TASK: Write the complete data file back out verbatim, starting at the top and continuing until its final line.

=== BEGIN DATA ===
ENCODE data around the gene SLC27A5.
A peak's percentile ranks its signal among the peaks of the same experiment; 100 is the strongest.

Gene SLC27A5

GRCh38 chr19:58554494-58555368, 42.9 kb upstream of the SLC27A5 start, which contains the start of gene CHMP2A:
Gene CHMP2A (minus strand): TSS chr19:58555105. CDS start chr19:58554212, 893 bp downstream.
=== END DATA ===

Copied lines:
ENCODE data around the gene SLC27A5.
A peak's percentile ranks its signal among the peaks of the same experiment; 100 is the strongest.

Gene SLC27A5

GRCh38 chr19:58554494-58555368, 42.9 kb upstream of the SLC27A5 start, which contains the start of gene CHMP2A:
Gene CHMP2A (minus strand): TSS chr19:58555105. CDS start chr19:58554212, 893 bp downstream.